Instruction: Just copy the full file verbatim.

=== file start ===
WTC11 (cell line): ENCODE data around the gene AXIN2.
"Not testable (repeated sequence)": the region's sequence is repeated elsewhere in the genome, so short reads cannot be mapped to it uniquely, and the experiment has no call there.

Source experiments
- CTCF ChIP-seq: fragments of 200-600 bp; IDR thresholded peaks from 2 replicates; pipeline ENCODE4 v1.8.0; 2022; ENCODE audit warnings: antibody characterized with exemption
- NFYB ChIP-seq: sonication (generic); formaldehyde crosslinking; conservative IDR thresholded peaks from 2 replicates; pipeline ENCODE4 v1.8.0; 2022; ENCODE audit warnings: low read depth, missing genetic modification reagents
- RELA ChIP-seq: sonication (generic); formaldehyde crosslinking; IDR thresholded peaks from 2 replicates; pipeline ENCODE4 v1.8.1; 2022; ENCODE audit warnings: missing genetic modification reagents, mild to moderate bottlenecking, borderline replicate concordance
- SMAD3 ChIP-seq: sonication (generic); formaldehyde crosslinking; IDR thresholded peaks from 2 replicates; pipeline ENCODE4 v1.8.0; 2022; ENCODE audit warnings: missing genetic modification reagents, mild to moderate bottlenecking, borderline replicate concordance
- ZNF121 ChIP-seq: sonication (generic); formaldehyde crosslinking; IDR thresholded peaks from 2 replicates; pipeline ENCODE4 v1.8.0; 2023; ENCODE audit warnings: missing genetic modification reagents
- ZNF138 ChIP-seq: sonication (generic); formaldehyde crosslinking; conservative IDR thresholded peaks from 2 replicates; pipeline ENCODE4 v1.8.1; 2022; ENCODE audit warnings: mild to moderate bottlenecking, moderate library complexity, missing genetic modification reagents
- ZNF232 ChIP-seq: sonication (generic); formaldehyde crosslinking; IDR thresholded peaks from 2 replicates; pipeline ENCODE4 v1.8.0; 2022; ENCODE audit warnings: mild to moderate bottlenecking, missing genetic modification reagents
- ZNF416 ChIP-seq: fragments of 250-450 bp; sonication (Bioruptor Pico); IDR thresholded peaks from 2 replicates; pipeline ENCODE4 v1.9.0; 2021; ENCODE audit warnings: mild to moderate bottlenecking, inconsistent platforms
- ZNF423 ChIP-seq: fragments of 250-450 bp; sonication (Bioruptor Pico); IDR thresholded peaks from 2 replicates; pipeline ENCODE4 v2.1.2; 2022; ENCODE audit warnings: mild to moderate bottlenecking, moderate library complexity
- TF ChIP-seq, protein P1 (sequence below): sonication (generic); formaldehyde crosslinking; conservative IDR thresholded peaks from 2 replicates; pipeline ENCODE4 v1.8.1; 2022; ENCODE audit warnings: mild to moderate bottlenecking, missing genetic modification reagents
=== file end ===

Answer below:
WTC11 (cell line): ENCODE data around the gene AXIN2.
"Not testable (repeated sequence)": the region's sequence is repeated elsewhere in the genome, so short reads cannot be mapped to it uniquely, and the experiment has no call there.

Source experiments
- CTCF ChIP-seq: fragments of 200-600 bp; IDR thresholded peaks from 2 replicates; pipeline ENCODE4 v1.8.0; 2022; ENCODE audit warnings: antibody characterized with exemption
- NFYB ChIP-seq: sonication (generic); formaldehyde crosslinking; conservative IDR thresholded peaks from 2 replicates; pipeline ENCODE4 v1.8.0; 2022; ENCODE audit warnings: low read depth, missing genetic modification reagents
- RELA ChIP-seq: sonication (generic); formaldehyde crosslinking; IDR thresholded peaks from 2 replicates; pipeline ENCODE4 v1.8.1; 2022; ENCODE audit warnings: missing genetic modification reagents, mild to moderate bottlenecking, borderline replicate concordance
- SMAD3 ChIP-seq: sonication (generic); formaldehyde crosslinking; IDR thresholded peaks from 2 replicates; pipeline ENCODE4 v1.8.0; 2022; ENCODE audit warnings: missing genetic modification reagents, mild to moderate bottlenecking, borderline replicate concordance
- ZNF121 ChIP-seq: sonication (generic); formaldehyde crosslinking; IDR thresholded peaks from 2 replicates; pipeline ENCODE4 v1.8.0; 2023; ENCODE audit warnings: missing genetic modification reagents
- ZNF138 ChIP-seq: sonication (generic); formaldehyde crosslinking; conservative IDR thresholded peaks from 2 replicates; pipeline ENCODE4 v1.8.1; 2022; ENCODE audit warnings: mild to moderate bottlenecking, moderate library complexity, missing genetic modification reagents
- ZNF232 ChIP-seq: sonication (generic); formaldehyde crosslinking; IDR thresholded peaks from 2 replicates; pipeline ENCODE4 v1.8.0; 2022; ENCODE audit warnings: mild to moderate bottlenecking, missing genetic modification reagents
- ZNF416 ChIP-seq: fragments of 250-450 bp; sonication (Bioruptor Pico); IDR thresholded peaks from 2 replicates; pipeline ENCODE4 v1.9.0; 2021; ENCODE audit warnings: mild to moderate bottlenecking, inconsistent platforms
- ZNF423 ChIP-seq: fragments of 250-450 bp; sonication (Bioruptor Pico); IDR thresholded peaks from 2 replicates; pipeline ENCODE4 v2.1.2; 2022; ENCODE audit warnings: mild to moderate bottlenecking, moderate library complexity
- TF ChIP-seq, protein P1 (sequence below): sonication (generic); formaldehyde crosslinking; conservative IDR thresholded peaks from 2 replicates; pipeline ENCODE4 v1.8.1; 2022; ENCODE audit warnings: mild to moderate bottlenecking, missing genetic modification reagents